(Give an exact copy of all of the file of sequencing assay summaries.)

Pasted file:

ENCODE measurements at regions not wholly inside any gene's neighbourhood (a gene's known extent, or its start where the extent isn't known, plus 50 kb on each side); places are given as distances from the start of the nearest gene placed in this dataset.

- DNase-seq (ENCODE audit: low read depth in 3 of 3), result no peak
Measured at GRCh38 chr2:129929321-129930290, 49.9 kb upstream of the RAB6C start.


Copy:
ENCODE measurements at regions not wholly inside any gene's neighbourhood (a gene's known extent, or its start where the extent isn't known, plus 50 kb on each side); places are given as distances from the start of the nearest gene placed in this dataset.

- DNase-seq (ENCODE audit: low read depth in 3 of 3), result no peak
Measured at GRCh38 chr2:129929321-129930290, 49.9 kb upstream of the RAB6C start.